• Daily flossing: Once a day, floss between the teeth, removing any lodged food particles. Some people opt for pre-threaded flossers or water flossers.
  • Healthy habits: Smoking or using smokeless tobacco can seriously impact oral health, so consider quitting. Alcohol also can affect gum health and should be used in moderation, if at all.
  • Regular checkups: It’s recommended you get in-office dental cleanings at least once or twice a year. If you have periodontal disease, you may require more frequent visits. The dentist will also be able to assess for any cavities or other issues forming.


A calculus bridge is an overgrowth of dental calculus, or tartar, across multiple teeth. Plaque in the mouth, if not removed, can form into a thicker, darker substance on the teeth and along the gumline. Excessive calculus in the mouth causes gum disease, tooth decay, chronic bad breath, or halitosis.

Dental procedures, such as scaling and root planing, can remove the calculus. Along with regular checkups, good oral hygiene prevents calculus bridges from forming.  

A Word From Verywell

Not only can a calculus bridge be unsightly and make you self-conscious, but it can also significantly impact the health of your teeth. Maintaining brushing, flossing, and other positive oral hygiene habits is essential. If you’re seeing buildups of tartar in your mouth, call your dental provider. The sooner you take care of your dental problem, the healthier you’ll be.

Frequently Asked Questions

  • How do you remove a calculus bridge?

    Brushing, flossing, or other home treatments cannot remove a calculus bridge. Dental cleanings involve physically scraping off and removing buildups (scaling), followed by tooth polishing. If needed, calculus below the gumline can also be scraped away while the gums are numbed. Your dentist or hygienist can remove deposits at the root of teeth and use special instruments to smooth them over, a procedure called root planing.

  • How bad is calculus for your teeth?

    If left untreated, calculus can have a severe impact on the health of your teeth. Tartar can lead to tooth decay, which causes cavities and tooth loss. It’s also a leading cause of gum disease, which, in its advanced form, can further affect tooth stability and health.

  • Is removal of calculus painful?

    The scaling to scrape off calculus in a routine cleaning usually is not painful and a numbing agent typically isn't needed. However, sometimes local anesthetic is used if there’s a buildup around the gumline. You can expect to feel tenderness and discomfort after the procedure. Over-the-counter pain medications typically resolve the problem.

  • How long does it take for calculus to form?

    It depends on the individual case and factors such as genetics, level of oral hygiene, and lifestyle factors. Studies have found that plaque hardens and transforms into calculus within 14 days. However, it can form as quickly as within one day, and most people see deposits by the 12th day.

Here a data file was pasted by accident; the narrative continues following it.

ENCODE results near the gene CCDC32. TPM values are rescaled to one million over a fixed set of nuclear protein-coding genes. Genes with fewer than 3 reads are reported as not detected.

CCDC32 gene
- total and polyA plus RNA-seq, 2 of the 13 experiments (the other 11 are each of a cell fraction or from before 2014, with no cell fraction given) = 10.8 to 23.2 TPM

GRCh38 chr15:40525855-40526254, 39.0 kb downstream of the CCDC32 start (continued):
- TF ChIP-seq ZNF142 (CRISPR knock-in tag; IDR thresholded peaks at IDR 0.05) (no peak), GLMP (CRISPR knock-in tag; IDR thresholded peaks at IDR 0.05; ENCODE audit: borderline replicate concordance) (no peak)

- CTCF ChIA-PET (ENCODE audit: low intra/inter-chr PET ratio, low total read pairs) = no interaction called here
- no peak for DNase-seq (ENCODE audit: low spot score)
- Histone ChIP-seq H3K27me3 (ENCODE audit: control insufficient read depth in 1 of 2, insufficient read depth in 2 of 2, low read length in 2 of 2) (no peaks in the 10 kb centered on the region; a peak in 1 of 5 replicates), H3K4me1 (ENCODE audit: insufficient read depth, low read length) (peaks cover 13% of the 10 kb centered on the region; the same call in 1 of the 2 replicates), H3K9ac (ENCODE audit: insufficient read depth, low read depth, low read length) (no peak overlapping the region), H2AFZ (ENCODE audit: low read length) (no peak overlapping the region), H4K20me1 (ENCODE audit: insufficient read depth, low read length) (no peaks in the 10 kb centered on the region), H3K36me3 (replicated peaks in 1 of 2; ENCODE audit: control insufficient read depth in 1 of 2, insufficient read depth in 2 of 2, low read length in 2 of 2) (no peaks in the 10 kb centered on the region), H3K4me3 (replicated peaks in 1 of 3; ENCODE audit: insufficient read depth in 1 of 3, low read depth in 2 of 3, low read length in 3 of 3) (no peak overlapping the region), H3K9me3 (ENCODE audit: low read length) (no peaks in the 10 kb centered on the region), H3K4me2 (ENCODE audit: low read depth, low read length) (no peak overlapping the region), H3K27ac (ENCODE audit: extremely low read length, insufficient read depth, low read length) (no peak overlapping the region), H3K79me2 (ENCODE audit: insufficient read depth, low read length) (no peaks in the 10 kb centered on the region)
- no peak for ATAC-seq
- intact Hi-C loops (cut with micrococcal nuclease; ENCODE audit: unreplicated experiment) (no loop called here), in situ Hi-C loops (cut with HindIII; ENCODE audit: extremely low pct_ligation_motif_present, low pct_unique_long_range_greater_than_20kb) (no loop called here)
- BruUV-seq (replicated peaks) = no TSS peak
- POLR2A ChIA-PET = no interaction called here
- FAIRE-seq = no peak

• Can I remove calculus myself?

    The only way to get rid of calculus is to have it professionally removed. Flossing, thorough brushing, and using mouthwash or other products won’t work. Never try to use dental tools on your teeth, as you’ll likely do more harm than good. You can easily damage gums, the enamel of your teeth, and other structures. There’s also a higher risk of infection.

  • Does dental calculus smell?

    Dental calculus can have a distinct odor from the combination of bacteria, mineral material from your teeth, and other compounds in your mouth. Halitosis, a chronic form of bad breath that doesn’t resolve with brushing or mints, is a typical result of excess calculus. Getting rid of this substance and treating issues like gum disease can treat this condition.

  • How much does dental calculus removal cost?

    The cost depends on the extent of removal required and your dental plan. Without insurance, routine cleaning and polishing costs range from $75 to $200. If calculus is considerable or spread beneath the gumline, additional procedures, such as deep cleaning, can add to that total.

7 Sources
Verywell Health uses only high-quality sources, including peer-reviewed studies, to support the facts within our articles. Read our editorial process to learn more about how we fact-check and keep our content accurate, reliable, and trustworthy.
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  2. Balaji VR, Niazi TM, Dhanasekaran M. An unusual presentation of dental calculus. J Indian Soc Periodontol. 2019;23(5):484-486. doi:10.4103/jisp.jisp_680_18

  3. Johns Hopkins Medicine. Halitosis (bad breath).

  4. American Dental Association. Gum disease. Mouthhealthy.

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  6. Valm AM. The structure of dental plaque microbial communities in the transition from health to dental caries and periodontal disease. J Mol Biol. 2019;431(16):2957-2969. doi:10.1016/j.jmb.2019.05.016

  7. National Institute on Aging. Taking care of your teeth and mouth.   

Additional Reading

By Mark Gurarie
Mark Gurarie is a freelance writer, editor, and adjunct lecturer of writing composition at George Washington University.